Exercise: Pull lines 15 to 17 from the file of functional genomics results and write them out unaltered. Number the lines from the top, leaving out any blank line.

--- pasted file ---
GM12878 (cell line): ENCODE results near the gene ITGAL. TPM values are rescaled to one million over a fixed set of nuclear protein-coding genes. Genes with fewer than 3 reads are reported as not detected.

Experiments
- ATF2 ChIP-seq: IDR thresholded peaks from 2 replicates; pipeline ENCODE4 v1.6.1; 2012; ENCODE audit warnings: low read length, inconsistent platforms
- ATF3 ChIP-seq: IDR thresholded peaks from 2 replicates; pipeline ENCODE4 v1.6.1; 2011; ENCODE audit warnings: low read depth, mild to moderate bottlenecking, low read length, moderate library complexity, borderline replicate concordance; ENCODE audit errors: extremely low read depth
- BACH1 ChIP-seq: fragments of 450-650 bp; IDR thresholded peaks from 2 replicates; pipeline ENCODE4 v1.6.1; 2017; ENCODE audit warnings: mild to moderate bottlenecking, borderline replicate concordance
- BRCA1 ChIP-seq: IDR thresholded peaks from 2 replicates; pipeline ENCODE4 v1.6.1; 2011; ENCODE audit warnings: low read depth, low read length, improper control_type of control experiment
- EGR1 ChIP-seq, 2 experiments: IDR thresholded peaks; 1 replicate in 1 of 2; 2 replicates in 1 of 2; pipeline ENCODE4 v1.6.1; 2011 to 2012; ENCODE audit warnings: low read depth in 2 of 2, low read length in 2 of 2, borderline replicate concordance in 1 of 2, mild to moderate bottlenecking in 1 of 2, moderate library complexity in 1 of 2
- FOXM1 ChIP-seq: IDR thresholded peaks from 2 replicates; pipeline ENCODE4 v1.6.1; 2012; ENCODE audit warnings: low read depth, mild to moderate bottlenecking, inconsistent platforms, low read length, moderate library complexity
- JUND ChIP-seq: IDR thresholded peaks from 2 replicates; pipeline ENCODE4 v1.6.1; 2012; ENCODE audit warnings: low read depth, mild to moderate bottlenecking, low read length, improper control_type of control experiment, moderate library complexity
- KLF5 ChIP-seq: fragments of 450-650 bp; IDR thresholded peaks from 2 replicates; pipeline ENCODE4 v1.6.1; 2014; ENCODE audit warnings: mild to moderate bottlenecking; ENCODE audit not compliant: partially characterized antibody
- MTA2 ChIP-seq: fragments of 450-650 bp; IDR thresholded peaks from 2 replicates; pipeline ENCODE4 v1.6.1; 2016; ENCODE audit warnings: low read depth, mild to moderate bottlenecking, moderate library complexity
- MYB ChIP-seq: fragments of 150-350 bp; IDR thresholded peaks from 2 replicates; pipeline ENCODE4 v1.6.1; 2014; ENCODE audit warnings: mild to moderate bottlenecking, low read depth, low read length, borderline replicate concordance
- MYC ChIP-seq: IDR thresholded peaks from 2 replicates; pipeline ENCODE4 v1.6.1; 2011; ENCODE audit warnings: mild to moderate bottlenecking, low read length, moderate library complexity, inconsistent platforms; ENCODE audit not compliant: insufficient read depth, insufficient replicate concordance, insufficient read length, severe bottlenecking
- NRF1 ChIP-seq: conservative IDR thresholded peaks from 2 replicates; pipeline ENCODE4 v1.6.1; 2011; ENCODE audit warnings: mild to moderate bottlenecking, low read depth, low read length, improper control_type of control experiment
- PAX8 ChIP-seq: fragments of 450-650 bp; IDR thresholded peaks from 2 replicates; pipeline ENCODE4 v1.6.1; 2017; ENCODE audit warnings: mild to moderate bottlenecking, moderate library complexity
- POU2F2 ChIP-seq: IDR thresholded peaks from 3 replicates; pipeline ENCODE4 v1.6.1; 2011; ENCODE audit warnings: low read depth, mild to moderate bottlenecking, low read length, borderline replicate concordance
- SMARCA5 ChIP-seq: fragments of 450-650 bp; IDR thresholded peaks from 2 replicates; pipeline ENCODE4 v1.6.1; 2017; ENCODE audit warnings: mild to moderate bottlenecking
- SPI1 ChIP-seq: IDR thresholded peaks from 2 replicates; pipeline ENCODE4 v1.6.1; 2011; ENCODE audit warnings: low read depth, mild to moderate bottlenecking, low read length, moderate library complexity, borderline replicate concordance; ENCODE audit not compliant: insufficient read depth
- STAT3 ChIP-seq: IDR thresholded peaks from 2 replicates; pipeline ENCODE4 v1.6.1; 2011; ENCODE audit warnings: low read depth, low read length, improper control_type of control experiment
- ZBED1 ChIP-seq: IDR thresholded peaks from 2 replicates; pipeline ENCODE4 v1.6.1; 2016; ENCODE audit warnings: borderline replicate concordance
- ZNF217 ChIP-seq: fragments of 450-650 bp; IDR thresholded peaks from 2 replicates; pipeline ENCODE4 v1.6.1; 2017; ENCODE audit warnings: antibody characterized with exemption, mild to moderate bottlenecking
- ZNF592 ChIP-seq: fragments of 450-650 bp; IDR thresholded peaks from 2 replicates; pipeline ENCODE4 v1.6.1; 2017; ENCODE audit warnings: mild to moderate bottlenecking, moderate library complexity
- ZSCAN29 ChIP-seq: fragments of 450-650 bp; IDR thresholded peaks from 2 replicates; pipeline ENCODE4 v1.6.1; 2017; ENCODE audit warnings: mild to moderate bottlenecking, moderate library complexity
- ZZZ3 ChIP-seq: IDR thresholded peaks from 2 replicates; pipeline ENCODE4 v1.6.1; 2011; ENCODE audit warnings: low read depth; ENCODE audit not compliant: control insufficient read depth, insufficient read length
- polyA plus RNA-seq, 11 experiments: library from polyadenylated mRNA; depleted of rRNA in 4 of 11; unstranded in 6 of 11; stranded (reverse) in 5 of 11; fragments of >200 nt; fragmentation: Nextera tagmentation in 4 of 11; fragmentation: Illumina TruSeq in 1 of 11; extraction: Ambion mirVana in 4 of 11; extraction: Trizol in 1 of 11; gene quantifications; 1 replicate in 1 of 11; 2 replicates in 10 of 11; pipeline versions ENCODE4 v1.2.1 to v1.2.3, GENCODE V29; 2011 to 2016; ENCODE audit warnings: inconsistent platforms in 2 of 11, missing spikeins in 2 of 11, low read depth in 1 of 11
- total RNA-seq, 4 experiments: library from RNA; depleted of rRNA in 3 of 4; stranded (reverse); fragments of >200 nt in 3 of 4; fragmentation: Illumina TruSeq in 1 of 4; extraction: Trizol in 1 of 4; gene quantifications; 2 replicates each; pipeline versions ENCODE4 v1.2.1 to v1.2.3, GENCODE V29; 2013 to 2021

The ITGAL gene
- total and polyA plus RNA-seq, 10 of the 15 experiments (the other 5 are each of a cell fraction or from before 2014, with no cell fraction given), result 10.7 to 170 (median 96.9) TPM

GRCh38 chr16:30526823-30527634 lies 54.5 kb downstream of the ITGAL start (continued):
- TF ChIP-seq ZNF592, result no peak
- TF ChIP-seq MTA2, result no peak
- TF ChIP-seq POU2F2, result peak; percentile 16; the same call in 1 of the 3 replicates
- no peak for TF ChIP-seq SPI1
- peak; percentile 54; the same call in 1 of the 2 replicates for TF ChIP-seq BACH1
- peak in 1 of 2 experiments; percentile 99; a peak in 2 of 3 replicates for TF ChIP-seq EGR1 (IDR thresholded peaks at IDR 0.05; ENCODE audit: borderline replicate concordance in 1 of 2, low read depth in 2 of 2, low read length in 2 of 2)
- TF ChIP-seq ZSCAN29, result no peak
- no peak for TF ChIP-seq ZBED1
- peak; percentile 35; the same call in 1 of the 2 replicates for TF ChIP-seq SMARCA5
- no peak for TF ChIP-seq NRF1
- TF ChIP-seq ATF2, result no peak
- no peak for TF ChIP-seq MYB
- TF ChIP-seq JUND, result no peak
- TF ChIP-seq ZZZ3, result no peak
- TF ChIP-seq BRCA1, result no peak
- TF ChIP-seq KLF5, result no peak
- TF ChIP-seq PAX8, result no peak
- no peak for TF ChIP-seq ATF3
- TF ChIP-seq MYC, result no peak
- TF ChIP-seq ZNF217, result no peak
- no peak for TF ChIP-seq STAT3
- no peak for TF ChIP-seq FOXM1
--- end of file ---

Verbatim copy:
- PAX8 ChIP-seq: fragments of 450-650 bp; IDR thresholded peaks from 2 replicates; pipeline ENCODE4 v1.6.1; 2017; ENCODE audit warnings: mild to moderate bottlenecking, moderate library complexity
- POU2F2 ChIP-seq: IDR thresholded peaks from 3 replicates; pipeline ENCODE4 v1.6.1; 2011; ENCODE audit warnings: low read depth, mild to moderate bottlenecking, low read length, borderline replicate concordance
- SMARCA5 ChIP-seq: fragments of 450-650 bp; IDR thresholded peaks from 2 replicates; pipeline ENCODE4 v1.6.1; 2017; ENCODE audit warnings: mild to moderate bottlenecking